Including alcohol in the sauce for bread pudding seems to be a pretty common approach. This recipe from thefoodieaffair.com is a bit more complex than that though. Instead, the recipe is a modification of the more traditional bread pudding. I love the recipe, particularly because Sandra has added in pecans. The recipe also separates out the instructions for the sauce and for the bread pudding, so you can just make the sauce if you want.
That sauce would go fantastic on ice cream – with or without the bread pudding.
Warm Mixed Berry Compote
To be honest, this recipe is probably my favorite from this list. Berry compote can be an amazing sauce, particularly because it is so fresh and vibrant. The addition of liqueur to the recipe is genius and would really make the flavors come alive. You can see the recipe for yourself over at thecafesucrefarine.com, and I encourage you to give it a go.
Blueberry Sauce for Breakfast Crepes
Here's another berry sauce that uses a bit of alcohol. This time, the recipe comes from thetoastedsprinkle.com and the sauce is specifically designed for breakfast crepes. Berry sauce is very versatile, so you could make it and use it for all sorts of things. The recipe calls for brandy as the alcohol of choice, and the flavor of brandy would complement the berries nicely. As Ace points out, an alternative approach is to substitute the brandy for gin if you want a different flavor.
Chocolate Brandy Sauce
When it comes to sweet sauces, it really seems like brandy is the most common addition. There's something about the flavor profile of brandy that just makes the spirit work with so many different types of sweet sauce. This recipe, from smithbites.com, is a pretty simple sauce, but sometimes the simple things are absolutely perfect. In this case, the brandy would add a nice depth to the sauce that you wouldn't get without it.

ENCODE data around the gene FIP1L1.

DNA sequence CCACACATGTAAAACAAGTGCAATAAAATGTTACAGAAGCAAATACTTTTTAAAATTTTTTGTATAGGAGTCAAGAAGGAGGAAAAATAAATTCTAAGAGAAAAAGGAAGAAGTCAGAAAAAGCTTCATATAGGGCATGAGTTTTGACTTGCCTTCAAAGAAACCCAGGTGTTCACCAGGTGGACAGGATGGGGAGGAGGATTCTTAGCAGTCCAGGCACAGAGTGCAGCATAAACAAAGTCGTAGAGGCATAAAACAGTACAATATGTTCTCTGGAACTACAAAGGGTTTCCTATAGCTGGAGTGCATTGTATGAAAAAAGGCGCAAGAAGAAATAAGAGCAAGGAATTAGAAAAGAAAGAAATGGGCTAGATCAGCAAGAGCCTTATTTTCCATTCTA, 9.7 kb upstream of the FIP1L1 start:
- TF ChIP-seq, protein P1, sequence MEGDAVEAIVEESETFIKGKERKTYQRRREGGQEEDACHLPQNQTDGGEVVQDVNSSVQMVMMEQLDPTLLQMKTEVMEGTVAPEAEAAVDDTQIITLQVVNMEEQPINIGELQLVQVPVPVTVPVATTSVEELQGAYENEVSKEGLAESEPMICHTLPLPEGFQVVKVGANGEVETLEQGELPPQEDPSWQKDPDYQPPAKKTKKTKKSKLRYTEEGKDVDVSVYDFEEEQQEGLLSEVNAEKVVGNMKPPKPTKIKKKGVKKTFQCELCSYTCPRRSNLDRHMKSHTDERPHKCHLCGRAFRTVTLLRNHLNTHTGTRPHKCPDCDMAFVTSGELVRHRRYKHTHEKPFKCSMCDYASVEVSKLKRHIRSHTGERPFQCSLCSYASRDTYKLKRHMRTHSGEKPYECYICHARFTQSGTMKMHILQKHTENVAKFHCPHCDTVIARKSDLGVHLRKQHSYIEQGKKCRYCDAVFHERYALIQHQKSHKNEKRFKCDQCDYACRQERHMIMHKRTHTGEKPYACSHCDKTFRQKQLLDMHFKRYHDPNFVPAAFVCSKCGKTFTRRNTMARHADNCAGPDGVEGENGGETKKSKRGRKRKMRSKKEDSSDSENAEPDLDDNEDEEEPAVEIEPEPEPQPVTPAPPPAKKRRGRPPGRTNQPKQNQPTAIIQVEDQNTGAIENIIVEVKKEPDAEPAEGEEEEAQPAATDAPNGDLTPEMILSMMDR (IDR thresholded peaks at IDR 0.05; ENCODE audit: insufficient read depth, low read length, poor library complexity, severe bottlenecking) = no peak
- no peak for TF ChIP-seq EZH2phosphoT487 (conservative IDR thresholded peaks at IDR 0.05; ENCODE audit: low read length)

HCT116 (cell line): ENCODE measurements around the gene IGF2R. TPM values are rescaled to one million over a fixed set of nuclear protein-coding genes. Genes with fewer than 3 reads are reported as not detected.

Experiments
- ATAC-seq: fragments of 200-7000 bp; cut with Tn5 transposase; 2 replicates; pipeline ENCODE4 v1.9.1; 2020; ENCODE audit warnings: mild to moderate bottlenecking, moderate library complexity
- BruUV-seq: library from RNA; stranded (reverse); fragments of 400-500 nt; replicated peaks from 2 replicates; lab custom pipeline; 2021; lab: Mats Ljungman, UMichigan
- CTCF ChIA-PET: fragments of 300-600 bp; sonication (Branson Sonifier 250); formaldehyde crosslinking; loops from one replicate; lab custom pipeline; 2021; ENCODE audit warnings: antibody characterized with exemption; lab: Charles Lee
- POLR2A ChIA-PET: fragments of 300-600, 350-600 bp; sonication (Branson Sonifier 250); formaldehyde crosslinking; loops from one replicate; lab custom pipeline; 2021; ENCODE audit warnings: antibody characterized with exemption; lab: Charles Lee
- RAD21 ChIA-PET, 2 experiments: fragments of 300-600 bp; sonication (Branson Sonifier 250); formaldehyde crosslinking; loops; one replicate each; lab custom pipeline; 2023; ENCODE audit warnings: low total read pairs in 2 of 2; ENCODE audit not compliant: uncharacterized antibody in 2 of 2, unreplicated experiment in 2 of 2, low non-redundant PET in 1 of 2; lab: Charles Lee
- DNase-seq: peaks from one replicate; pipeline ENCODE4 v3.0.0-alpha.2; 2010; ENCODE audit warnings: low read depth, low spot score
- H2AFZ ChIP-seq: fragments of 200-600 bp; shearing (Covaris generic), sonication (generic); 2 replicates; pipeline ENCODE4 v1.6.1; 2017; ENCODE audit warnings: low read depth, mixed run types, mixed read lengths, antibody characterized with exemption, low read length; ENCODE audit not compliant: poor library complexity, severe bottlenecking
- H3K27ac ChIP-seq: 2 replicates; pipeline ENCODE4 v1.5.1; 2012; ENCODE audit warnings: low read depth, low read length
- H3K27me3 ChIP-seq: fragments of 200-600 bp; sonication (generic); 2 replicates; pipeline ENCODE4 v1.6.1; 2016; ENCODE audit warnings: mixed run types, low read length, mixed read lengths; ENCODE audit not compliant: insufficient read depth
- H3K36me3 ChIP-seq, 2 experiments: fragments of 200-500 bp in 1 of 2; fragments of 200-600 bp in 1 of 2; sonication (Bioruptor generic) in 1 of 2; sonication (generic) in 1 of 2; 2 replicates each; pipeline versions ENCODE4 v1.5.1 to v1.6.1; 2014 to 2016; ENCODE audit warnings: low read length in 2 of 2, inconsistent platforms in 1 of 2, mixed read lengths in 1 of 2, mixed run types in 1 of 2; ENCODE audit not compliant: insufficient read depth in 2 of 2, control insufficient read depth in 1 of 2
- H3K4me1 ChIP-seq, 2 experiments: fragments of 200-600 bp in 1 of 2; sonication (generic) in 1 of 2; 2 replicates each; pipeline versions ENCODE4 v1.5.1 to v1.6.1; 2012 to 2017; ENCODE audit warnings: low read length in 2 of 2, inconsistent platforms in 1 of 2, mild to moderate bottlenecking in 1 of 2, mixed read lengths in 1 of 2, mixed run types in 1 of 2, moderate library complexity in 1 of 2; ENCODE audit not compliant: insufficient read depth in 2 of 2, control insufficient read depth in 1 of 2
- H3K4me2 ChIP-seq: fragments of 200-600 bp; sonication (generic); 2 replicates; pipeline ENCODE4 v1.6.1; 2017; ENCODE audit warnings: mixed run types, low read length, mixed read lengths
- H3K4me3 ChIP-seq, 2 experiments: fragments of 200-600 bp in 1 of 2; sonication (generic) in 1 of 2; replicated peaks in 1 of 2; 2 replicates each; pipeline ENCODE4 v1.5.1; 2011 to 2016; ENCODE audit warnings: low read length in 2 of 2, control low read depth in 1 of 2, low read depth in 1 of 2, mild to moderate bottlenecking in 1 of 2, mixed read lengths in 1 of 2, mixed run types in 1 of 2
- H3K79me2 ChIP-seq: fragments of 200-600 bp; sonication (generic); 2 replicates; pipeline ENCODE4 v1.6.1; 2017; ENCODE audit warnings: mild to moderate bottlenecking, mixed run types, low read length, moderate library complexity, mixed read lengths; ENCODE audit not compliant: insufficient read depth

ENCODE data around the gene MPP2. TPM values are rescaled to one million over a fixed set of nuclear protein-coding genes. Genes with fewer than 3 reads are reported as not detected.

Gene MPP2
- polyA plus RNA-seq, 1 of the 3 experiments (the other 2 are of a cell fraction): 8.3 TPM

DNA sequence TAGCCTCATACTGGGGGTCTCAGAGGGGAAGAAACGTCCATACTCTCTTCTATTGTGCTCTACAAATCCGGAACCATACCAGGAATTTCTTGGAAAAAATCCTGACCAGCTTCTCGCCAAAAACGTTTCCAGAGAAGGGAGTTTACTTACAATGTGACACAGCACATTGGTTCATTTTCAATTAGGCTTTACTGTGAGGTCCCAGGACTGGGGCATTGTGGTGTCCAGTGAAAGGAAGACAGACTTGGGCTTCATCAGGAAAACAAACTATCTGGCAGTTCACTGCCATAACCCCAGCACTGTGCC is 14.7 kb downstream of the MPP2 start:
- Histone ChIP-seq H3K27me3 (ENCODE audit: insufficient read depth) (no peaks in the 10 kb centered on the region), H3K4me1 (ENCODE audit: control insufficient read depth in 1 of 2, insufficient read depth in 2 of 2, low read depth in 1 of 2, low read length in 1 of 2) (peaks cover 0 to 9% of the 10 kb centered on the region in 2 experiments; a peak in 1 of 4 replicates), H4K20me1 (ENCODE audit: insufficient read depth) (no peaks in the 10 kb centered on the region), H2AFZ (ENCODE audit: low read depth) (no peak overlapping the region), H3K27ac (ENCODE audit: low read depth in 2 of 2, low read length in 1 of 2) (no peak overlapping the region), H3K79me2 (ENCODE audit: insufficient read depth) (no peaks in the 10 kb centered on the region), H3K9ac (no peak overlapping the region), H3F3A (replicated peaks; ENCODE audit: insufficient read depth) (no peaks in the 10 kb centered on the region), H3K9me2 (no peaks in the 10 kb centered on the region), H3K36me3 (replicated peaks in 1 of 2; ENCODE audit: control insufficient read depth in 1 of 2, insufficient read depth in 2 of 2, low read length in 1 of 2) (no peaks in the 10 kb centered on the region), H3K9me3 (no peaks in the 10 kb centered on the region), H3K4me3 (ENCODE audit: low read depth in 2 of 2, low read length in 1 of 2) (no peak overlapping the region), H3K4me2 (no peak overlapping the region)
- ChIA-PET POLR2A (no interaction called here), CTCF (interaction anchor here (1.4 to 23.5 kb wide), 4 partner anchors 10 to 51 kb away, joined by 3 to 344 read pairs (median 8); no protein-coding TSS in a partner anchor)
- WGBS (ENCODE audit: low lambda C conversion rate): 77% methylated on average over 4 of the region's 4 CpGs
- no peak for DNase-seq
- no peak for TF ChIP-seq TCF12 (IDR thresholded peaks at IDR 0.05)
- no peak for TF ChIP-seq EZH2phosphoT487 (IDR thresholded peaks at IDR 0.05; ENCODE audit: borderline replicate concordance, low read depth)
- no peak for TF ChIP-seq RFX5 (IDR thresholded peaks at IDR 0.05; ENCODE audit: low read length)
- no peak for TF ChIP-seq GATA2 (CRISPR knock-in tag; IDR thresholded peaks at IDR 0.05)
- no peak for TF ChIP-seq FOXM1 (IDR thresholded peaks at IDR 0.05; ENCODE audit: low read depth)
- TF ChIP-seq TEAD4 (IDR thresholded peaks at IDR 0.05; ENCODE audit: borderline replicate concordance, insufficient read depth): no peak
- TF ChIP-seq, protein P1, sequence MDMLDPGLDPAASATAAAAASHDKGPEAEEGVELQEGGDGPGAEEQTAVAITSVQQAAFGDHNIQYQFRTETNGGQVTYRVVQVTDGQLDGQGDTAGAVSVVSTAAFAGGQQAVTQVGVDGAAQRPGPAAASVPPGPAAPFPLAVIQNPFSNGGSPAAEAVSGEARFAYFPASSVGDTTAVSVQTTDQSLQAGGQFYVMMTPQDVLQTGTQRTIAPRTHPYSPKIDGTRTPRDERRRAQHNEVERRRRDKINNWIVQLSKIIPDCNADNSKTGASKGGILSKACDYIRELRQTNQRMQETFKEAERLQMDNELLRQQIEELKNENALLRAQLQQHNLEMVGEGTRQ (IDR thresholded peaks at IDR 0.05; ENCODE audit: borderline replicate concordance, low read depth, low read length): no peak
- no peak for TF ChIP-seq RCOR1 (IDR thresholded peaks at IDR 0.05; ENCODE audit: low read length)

Hot Butter Rum Sauce
This recipe comes from pinchofyum.com and the recipe is actually for the bread pudding and also the sauce. Both the pudding and the sauce use rum, so it really is a boozy dish. The directions for the sauce are entirely separate though, as the sauce is supposed to be poured over the pudding at the end. So, you could easily make the sauce on its own and combine it with whatever you like. Personally, I think it would go nicely over something chocolaty or even over ice cream – although you might have your own preferences.
And yes, this is another case where the recipe is kind of savory and kind of sweet. I think whether you define the sauce as sweet or savory depends (in part) on the dish you are putting the sauce on. After all, some dishes will highlight the savory elements of a sauce while others will highlight the sweet elements.
Boozy Brownies with Salted Caramel Sauce
These brownies from tattooedmartha.com seem like the perfect way to round off this list. My emphasis is on the salted caramel sauce, although the brownies actually look really good as well. The recipe is really easy to follow, and Sasha has photographs for each step of the way so you know exactly what the steps are supposed to look like. Based on the comments section the recipe seems to be extremely popular, which is another great reason to give it a try.